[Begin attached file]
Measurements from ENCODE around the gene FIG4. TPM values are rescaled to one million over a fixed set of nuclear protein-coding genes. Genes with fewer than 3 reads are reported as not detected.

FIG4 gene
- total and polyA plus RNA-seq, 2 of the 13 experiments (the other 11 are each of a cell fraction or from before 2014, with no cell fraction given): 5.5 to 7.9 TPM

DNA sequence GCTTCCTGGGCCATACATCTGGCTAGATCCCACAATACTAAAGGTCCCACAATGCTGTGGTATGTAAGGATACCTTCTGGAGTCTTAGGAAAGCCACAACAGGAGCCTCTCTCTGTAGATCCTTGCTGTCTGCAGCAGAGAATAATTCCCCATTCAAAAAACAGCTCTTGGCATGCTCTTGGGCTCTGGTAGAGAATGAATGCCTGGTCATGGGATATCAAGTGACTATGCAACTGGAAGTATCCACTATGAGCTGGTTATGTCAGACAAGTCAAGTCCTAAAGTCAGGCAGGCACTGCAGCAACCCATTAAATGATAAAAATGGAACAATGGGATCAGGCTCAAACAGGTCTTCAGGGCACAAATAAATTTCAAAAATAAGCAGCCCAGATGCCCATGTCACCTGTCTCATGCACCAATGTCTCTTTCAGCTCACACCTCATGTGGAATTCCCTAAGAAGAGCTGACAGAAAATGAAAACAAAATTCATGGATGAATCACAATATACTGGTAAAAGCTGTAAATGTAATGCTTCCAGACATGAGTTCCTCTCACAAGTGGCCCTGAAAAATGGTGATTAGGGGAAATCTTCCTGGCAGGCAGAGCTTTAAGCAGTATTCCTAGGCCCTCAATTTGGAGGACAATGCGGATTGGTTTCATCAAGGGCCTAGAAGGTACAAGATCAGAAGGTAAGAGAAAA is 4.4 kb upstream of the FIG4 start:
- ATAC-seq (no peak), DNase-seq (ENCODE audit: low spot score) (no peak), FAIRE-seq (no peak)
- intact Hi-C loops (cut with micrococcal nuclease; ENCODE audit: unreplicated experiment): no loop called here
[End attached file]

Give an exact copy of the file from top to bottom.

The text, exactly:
Measurements from ENCODE around the gene FIG4. TPM values are rescaled to one million over a fixed set of nuclear protein-coding genes. Genes with fewer than 3 reads are reported as not detected.

FIG4 gene
- total and polyA plus RNA-seq, 2 of the 13 experiments (the other 11 are each of a cell fraction or from before 2014, with no cell fraction given): 5.5 to 7.9 TPM

DNA sequence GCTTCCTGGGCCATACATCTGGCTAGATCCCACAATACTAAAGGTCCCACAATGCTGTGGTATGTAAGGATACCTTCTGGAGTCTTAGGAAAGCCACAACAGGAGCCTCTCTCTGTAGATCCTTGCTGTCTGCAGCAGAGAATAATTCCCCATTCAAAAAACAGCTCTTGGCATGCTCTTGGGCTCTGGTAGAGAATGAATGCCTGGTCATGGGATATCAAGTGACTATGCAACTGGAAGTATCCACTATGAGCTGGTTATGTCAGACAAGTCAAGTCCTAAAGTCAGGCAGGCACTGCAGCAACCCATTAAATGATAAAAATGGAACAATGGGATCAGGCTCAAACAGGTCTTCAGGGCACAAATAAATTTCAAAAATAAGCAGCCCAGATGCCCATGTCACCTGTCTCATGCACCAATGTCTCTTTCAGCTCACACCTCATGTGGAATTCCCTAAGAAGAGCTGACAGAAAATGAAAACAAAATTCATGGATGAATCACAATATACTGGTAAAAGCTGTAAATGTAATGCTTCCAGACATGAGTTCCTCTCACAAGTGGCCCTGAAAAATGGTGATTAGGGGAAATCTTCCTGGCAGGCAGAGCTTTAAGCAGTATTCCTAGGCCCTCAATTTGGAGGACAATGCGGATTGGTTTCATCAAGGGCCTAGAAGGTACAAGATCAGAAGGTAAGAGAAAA is 4.4 kb upstream of the FIG4 start:
- ATAC-seq (no peak), DNase-seq (ENCODE audit: low spot score) (no peak), FAIRE-seq (no peak)
- intact Hi-C loops (cut with micrococcal nuclease; ENCODE audit: unreplicated experiment): no loop called here